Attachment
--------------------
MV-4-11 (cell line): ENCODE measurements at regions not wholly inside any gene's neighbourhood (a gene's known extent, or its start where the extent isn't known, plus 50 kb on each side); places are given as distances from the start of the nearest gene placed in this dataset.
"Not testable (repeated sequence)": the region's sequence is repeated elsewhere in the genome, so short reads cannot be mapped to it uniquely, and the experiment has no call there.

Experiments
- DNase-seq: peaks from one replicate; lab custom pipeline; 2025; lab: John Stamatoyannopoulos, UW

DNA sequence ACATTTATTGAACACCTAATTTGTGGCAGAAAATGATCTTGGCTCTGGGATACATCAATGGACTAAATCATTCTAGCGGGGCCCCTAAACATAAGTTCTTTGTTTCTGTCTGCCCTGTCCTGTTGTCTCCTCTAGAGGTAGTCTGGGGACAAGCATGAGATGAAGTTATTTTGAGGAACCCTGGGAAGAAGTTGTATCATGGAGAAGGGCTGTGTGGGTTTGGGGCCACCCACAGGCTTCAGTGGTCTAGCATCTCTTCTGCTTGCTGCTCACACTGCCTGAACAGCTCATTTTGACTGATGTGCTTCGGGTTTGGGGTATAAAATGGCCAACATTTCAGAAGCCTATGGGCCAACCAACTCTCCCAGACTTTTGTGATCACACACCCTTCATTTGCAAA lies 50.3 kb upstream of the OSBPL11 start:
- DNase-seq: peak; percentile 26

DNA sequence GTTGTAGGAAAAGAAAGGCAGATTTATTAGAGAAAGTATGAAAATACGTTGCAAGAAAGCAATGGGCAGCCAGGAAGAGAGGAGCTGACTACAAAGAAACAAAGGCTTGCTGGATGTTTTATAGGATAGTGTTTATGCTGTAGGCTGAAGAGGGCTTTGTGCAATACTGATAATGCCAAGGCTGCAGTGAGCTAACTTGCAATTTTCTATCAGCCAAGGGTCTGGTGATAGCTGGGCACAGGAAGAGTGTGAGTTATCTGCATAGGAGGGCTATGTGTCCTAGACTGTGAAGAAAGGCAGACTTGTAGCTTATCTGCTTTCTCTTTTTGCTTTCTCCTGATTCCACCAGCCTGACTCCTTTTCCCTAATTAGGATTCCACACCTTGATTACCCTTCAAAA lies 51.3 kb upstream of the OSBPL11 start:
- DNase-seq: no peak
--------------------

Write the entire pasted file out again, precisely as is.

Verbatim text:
MV-4-11 (cell line): ENCODE measurements at regions not wholly inside any gene's neighbourhood (a gene's known extent, or its start where the extent isn't known, plus 50 kb on each side); places are given as distances from the start of the nearest gene placed in this dataset.
"Not testable (repeated sequence)": the region's sequence is repeated elsewhere in the genome, so short reads cannot be mapped to it uniquely, and the experiment has no call there.

Experiments
- DNase-seq: peaks from one replicate; lab custom pipeline; 2025; lab: John Stamatoyannopoulos, UW

DNA sequence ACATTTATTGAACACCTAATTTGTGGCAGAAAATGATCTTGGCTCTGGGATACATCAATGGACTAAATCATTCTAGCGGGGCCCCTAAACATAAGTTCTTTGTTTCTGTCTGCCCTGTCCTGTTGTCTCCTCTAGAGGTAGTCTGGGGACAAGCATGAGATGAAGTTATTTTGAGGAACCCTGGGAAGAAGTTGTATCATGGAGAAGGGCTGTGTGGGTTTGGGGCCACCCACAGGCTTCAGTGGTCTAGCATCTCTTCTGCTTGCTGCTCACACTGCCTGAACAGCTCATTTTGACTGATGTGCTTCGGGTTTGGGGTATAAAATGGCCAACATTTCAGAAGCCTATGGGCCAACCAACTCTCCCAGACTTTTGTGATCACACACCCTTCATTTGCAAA lies 50.3 kb upstream of the OSBPL11 start:
- DNase-seq: peak; percentile 26

DNA sequence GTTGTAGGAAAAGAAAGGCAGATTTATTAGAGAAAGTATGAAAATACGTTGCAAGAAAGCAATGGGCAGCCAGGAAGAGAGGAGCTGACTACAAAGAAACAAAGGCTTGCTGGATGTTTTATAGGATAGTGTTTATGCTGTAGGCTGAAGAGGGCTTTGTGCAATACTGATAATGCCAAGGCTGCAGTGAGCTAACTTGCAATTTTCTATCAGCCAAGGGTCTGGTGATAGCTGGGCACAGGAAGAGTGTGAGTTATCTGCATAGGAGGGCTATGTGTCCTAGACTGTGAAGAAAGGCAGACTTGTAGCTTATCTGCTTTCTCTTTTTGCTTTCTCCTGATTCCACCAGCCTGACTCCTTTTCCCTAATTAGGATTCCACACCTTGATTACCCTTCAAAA lies 51.3 kb upstream of the OSBPL11 start:
- DNase-seq: no peak